Comment by Rob Gregory Browne

The booze excuse has really been overplayed of late, I think. Bob Ney and Duke Cunningham come immediately to mind when you mention Foley, but we can’t forget Mel either.

I don’t want to sound insensitive, but the booze excuse doesn’t hold much water for me. “I was so drunk all the time I accidently wrote a menu of bribes I would accept.” Um, yeah, right. Obviously alcohol lowers inhibitions, and any of us who’ve had an excess of drink knows that we say and do things more readily than we might have sober. But those things are in us. When we drunkenly tell our friends, “I love you, man, no really * hic * “, it’s not the booze talking, it’s the booze lowering the barriers that ordinarily stop us from expressing ourselves that way.

Mark Foley is a pedophile. Booze didn’t make him a pedophile, though it may have made it easier for him to go banging on the door to the page dorm. And booze didn’t make Bob Ney and Duke Cunningham accept bribes.

I believe a history of abuse, trauma, or substance abuse can certainly have explanatory power and it’s important we know about. It can even have mitigating power. But I’m getting fed up with major public figures committing crimes and then at the first hint the light is about to shine on them they charge off to treatment all weepy and apologetic. Especially since the apology almost always amounts to, “I am so deeply sorry you caught me.”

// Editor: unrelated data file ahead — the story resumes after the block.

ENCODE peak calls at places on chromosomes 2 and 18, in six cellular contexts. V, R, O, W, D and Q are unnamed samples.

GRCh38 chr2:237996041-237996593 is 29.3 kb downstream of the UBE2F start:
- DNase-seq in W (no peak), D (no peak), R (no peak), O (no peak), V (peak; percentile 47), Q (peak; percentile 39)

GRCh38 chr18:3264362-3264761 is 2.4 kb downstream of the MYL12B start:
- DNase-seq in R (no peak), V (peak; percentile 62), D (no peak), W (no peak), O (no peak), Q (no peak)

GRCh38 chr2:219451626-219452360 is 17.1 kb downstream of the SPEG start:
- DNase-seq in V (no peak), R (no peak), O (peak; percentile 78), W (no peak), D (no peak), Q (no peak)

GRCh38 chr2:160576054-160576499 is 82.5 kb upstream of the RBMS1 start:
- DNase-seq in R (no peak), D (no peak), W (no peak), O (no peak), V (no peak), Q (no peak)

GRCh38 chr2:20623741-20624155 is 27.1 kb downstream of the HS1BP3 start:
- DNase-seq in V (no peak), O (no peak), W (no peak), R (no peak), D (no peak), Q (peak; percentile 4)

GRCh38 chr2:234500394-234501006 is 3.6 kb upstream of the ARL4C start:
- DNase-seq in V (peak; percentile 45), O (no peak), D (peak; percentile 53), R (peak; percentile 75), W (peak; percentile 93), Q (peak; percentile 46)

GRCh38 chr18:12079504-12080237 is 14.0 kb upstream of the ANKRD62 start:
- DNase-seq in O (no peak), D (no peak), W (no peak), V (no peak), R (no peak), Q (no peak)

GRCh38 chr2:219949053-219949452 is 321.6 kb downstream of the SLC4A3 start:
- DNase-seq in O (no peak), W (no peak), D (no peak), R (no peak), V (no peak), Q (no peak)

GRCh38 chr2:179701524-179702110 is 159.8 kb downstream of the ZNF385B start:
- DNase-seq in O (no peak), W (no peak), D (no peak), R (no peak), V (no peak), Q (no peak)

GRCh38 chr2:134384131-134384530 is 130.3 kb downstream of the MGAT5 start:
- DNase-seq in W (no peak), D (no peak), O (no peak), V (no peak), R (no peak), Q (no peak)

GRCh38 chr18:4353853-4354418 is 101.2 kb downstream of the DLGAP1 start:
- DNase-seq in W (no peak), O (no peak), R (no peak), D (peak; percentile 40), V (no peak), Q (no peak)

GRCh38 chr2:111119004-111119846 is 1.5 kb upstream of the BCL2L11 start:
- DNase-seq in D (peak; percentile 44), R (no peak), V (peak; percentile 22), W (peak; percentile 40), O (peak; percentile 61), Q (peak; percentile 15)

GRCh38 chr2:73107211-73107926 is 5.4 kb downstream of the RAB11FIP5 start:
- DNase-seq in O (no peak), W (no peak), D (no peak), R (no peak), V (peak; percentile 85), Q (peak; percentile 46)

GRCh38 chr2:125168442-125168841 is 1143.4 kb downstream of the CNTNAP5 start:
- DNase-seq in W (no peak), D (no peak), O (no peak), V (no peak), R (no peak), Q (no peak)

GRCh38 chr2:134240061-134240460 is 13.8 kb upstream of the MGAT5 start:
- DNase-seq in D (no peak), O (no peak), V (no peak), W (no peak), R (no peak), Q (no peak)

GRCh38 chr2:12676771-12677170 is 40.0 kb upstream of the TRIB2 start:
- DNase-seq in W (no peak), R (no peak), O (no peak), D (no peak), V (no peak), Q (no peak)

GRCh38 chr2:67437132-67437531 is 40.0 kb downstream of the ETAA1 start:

(Can you tell this is a topic of some interest to me?! Heh.)

Comment by Bill Cameron

I never realized TC got a bum rap until I grew up. I started my life-long love affair with TC when I was 13 and read IN COLD BLOOD followed by HELTER SKELTER.

I’m with you on Shasta. That story almost broke my heart.

Comment by Allison Brennan

(I posted this on crimerant.com and am re-posting here.)

I agree 100% with your comments on Mark Foley. It makes me ashamed to be living in Florida once again. It seems that every time we make National news. it is because of a ludicrous and embarrassing situation.

Remember the Elian Gonzalez case and the awful picture which will be in people’s memories forever. Also, the time we held up the year 2000 National Elections because of irregularities in the state’s system of counting votes.

Mr. Foley has no excuse for his past actions and should be removed from his position as a Florida State representative ASAP. I really do wish he would get exiled, however I think Alcatraz would be a better choice for him. 🙂

By the way, after re-thinking the Natalie situation, I now believe that you were right about why this case has gotten so much attention. I guess I am just in denial that racism is still alive and well in the USA.

Comment by Nelly

This is excellent stuff, Gregg. Thank you for the round up.
Bill, btw, Foley is an endophile, not a pedophile (he’s attracted to older boys, a post-pubescent child rather than pre-pubescent. It’s awful, but there is a difference.)
I’m rooting for Shasta, she is an amazing girl.

Comment by JT Ellison

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Comment by Meagan